Organizing Notes

Bruce Gagnon is coordinator of the Global Network Against Weapons & Nuclear Power in Space. He offers his own reflections on organizing and the state of America's declining empire....

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Location: Brunswick, ME, United States

The collapsing US military & economic empire is making Washington & NATO even more dangerous. US could not beat the Taliban but thinks it can take on China-Russia-Iran...a sign of psychopathology for sure. We must all do more to help stop this western corporate arrogance that puts the future generations lives in despair. @BruceKGagnon

Wednesday, April 10, 2013


Maine's Attorney General Janet Mills (Democrat) is now formally opposing our bill to require warrants for police before they can do surveillance of the public with drones.

She says: "The Legislature finds that evolving technology regarding unmanned aerial vehicles ('drones') presents a potential economic driver for the State of Maine, an opportunity for research and development, a very real benefit for security and search and rescue efforts and for disaster prevention and relief, a potential aid to the investigation of crime, as well as potential privacy threats from private use and a potential threat to the privacy of Maine citizens if widely used by law enforcement in the conduct of criminal investigations without appropriate guidelines and supervision."

I will go to our state capital on Thursday to attend the Joint Judiciary Committee work session on the drone bill which is being shepherded by the Maine ACLU.

Here is a letter that I just sent to Judiciary Committee members:

Dear Judiciary Committee Members:
Today we learned that Maine's Attorney General Janet Mills intends to offer an amendment to LD236 - the drone bill.

Likely under pressure from the drone industry and law enforcement AG Mills appears to be putting the civil liberties of Maine citizens much further down the priority list.

We can't go along with that.

The ACLU contends that, "The heart of the [AG's] amendment seems to be a moratorium until agencies develop their own policies in line with minimum standards set by the Board of Trustees of the Maine Criminal Justice Academy and the AG regarding drone use.  We are not convinced that we’re going to like the minimum standards these law enforcement agencies come up with.  Standards developed by law enforcement could be so broad as to be meaningless.  Similarly, under their bill, they’re supposed to come up with data retention limits.  They could decide they want to keep everything – even incidentally collected data on innocent people – for 5 years and datamine it (that’s what NJ’s AG has decided to do with ALPR data)."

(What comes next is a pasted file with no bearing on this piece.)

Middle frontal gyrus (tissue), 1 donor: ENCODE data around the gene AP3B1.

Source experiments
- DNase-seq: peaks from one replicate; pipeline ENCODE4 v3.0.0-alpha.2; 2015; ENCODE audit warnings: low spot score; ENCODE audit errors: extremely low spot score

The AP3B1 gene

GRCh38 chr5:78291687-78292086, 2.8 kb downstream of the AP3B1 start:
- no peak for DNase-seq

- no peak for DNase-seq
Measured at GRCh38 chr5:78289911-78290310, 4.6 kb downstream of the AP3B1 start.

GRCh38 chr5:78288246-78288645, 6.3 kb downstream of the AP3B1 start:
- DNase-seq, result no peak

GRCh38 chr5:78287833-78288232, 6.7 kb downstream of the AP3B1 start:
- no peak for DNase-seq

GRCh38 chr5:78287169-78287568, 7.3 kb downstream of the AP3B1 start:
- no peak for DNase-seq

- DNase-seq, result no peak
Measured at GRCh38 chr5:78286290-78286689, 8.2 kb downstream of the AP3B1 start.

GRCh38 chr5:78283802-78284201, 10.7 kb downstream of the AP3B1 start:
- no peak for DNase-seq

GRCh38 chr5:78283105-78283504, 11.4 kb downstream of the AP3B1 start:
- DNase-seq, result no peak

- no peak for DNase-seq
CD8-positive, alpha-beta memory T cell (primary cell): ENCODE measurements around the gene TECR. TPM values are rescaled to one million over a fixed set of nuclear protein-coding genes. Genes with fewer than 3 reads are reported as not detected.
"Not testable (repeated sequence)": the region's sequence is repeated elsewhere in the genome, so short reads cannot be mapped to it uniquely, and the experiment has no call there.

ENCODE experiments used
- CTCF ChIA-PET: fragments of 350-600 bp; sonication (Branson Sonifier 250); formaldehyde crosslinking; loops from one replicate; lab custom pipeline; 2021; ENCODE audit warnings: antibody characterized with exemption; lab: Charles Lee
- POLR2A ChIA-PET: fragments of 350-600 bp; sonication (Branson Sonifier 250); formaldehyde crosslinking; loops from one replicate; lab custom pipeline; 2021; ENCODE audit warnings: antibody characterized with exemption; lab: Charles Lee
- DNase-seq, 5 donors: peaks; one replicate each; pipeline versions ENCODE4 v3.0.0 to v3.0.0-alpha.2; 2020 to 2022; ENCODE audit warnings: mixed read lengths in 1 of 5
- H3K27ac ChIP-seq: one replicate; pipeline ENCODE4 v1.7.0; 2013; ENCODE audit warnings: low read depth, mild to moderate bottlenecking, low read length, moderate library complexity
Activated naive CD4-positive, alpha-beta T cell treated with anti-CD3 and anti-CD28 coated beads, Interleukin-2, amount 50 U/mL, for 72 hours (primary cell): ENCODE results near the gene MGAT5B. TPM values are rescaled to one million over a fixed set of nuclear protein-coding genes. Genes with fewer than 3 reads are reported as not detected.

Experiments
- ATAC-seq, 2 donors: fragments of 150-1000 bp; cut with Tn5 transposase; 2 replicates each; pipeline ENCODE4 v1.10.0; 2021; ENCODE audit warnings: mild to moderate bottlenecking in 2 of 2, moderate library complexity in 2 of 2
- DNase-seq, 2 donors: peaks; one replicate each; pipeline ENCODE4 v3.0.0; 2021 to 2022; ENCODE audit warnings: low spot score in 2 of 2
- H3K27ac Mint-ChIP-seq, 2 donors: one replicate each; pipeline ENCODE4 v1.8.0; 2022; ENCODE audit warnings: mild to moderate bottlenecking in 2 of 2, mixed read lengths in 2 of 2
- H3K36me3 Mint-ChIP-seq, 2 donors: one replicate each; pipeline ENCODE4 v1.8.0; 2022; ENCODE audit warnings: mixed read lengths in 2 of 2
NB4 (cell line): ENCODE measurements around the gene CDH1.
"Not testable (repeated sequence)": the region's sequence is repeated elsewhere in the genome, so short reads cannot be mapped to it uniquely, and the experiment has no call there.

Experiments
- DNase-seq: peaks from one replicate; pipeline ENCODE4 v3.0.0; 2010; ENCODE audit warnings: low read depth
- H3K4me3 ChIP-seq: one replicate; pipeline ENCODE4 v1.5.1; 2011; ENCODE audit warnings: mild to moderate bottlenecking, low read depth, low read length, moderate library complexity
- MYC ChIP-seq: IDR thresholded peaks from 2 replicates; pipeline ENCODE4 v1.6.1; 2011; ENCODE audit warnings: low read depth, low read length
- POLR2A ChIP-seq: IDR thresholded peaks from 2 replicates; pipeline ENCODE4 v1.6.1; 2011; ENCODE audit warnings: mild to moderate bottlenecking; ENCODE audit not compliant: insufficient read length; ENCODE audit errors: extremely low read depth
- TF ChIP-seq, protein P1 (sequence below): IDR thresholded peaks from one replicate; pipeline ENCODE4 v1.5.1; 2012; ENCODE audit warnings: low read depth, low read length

We concur with the concerns expressed by the ACLU. We fear that without serious requirements written into law, mandating that police agencies must obtain warrants before undertaking surveillance of citizens, the people of Maine will be exposed to violations of our civil rights.  This will lead to political unrest, litigation, and general distrust of government and police - none of which is a good thing for our state.

 The Judiciary Committee should first represent the public and the constitution of Maine.  The interests of drone manufacturers and police should not trump civil rights.

In recent weeks many people and groups around Maine have been spreading word about LD 236 and urging the public to take heed of this important bill.  Hundreds of Mainers have signed a petition in support of the requirement that police must have a warrant before they do drone surveillance of citizens.
We urge you to do the right thing and support the ACLU version of LD 236.
Thank you for your attention to this serious matter.
Bruce K. Gagnon
Maine Veterans For Peace


Anonymous jerry call said...

I concur Bruce. A warrant is needed in the case of drones as it is in wire taps.

Keep up the great work.


4/10/13, 10:44 PM  

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